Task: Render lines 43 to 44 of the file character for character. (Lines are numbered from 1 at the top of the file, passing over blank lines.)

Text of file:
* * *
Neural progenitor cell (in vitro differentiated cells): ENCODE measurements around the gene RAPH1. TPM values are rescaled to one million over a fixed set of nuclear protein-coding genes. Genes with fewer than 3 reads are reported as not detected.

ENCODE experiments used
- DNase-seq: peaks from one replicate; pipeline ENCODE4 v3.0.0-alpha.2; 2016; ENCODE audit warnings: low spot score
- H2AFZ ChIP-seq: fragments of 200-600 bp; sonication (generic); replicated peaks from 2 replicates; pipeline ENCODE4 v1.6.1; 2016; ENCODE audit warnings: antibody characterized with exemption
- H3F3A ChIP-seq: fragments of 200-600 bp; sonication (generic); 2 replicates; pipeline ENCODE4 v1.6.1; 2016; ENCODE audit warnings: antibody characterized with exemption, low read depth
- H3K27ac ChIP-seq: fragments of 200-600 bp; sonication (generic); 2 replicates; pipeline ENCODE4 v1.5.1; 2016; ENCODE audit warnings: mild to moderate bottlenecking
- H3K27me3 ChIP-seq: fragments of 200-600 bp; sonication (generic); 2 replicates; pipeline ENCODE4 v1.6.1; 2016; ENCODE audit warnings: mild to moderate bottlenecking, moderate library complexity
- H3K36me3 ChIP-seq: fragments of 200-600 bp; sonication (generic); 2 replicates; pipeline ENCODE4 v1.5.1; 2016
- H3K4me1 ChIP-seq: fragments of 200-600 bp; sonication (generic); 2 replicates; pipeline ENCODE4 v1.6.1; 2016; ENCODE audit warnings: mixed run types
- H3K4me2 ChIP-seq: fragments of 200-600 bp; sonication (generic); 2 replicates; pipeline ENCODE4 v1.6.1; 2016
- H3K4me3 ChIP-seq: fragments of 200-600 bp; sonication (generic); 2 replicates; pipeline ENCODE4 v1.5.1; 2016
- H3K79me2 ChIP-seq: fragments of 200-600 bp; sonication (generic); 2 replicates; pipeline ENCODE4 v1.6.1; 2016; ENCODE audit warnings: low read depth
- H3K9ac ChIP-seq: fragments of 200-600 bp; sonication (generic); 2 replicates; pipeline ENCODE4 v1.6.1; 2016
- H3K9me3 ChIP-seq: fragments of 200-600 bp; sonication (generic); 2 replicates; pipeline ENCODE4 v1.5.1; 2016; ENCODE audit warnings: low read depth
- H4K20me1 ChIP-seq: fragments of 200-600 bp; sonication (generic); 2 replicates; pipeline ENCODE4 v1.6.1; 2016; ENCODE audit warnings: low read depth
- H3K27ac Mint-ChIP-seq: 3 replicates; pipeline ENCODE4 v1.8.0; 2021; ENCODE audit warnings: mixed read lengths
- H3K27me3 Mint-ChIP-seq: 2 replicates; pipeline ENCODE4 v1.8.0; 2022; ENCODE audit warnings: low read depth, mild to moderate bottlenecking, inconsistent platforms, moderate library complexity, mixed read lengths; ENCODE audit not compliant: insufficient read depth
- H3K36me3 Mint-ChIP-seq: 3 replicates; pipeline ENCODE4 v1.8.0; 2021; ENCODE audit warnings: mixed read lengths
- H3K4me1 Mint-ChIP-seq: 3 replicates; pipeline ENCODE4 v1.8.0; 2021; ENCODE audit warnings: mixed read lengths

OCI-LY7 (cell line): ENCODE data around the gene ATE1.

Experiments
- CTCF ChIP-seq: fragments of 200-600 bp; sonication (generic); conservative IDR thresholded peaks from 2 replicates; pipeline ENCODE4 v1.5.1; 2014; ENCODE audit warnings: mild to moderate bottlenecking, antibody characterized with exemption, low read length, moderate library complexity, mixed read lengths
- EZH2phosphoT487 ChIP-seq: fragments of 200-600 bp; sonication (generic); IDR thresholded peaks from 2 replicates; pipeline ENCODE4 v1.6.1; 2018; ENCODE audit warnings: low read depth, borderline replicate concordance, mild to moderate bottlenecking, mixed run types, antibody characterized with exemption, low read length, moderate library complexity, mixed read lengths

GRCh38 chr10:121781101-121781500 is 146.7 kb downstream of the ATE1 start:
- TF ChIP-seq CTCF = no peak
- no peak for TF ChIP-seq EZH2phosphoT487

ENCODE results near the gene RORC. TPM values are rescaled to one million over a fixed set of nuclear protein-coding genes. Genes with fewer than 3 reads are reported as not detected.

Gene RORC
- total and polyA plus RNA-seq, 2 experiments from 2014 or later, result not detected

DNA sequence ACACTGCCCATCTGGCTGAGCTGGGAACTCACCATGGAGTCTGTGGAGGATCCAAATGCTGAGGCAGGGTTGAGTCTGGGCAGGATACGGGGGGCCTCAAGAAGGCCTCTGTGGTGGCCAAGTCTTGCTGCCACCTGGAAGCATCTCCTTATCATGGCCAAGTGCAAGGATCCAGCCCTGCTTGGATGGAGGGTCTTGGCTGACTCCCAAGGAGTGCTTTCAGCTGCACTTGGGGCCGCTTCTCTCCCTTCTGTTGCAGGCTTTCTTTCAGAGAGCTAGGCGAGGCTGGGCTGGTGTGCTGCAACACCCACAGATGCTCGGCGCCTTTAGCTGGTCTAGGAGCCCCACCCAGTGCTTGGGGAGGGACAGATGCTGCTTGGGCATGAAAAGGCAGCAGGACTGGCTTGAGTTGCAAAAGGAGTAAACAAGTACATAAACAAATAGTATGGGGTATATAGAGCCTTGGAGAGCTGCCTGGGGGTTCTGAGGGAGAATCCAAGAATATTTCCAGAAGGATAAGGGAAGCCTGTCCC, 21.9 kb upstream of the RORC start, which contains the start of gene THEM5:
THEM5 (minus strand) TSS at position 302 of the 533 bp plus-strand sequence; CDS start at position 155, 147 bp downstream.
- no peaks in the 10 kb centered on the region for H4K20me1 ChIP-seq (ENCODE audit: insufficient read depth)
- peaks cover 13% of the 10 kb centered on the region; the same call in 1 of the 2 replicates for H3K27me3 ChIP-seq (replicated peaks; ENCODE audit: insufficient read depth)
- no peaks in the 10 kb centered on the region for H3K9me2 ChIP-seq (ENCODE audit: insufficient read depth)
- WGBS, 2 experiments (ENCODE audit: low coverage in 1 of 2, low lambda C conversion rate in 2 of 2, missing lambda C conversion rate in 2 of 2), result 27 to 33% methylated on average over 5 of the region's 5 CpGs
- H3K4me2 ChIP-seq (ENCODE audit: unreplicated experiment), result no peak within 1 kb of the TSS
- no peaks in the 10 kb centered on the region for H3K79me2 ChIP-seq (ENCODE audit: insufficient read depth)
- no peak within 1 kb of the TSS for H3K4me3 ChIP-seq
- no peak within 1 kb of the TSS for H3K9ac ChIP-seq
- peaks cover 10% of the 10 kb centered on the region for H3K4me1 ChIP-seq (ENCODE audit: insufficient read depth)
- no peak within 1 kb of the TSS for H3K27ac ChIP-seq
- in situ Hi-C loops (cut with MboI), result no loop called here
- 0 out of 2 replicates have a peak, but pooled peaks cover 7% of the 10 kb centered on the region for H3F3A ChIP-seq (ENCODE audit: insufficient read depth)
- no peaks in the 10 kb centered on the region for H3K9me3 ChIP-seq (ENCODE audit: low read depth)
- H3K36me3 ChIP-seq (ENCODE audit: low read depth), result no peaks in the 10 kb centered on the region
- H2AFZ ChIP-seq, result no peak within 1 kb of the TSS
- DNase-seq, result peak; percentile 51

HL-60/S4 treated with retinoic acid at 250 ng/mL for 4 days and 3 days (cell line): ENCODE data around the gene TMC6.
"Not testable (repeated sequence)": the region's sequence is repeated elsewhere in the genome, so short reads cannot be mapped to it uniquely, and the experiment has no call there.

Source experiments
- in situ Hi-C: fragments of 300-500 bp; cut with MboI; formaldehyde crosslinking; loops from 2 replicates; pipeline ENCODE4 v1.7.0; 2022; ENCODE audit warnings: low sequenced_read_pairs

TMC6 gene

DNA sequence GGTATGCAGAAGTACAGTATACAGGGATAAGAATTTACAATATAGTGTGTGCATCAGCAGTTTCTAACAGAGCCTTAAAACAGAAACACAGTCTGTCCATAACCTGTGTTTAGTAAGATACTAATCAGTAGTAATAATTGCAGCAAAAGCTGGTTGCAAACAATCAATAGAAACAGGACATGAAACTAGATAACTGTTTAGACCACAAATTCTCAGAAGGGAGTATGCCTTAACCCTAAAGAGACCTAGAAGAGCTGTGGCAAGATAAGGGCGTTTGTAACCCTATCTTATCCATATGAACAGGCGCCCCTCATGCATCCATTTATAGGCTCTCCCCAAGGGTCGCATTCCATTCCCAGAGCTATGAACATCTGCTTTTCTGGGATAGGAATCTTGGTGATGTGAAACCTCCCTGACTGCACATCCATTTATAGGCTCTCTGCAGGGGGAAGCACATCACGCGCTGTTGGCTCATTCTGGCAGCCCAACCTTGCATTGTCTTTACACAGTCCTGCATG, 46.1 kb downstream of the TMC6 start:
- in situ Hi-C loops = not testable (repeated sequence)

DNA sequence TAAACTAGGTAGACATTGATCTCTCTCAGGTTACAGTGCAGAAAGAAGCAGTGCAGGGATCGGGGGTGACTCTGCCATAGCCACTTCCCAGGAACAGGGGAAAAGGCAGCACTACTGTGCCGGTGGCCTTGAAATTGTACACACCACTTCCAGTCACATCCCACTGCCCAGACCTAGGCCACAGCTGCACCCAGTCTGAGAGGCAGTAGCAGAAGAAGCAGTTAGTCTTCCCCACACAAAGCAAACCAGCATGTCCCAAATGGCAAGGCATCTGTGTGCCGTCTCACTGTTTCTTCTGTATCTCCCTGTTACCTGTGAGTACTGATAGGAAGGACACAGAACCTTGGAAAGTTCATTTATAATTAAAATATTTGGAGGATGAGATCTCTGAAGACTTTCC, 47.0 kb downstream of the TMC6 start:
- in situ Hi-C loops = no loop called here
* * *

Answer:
- 0 out of 2 replicates have a peak, but pooled peaks cover 7% of the 10 kb centered on the region for H3F3A ChIP-seq (ENCODE audit: insufficient read depth)
- no peaks in the 10 kb centered on the region for H3K9me3 ChIP-seq (ENCODE audit: low read depth)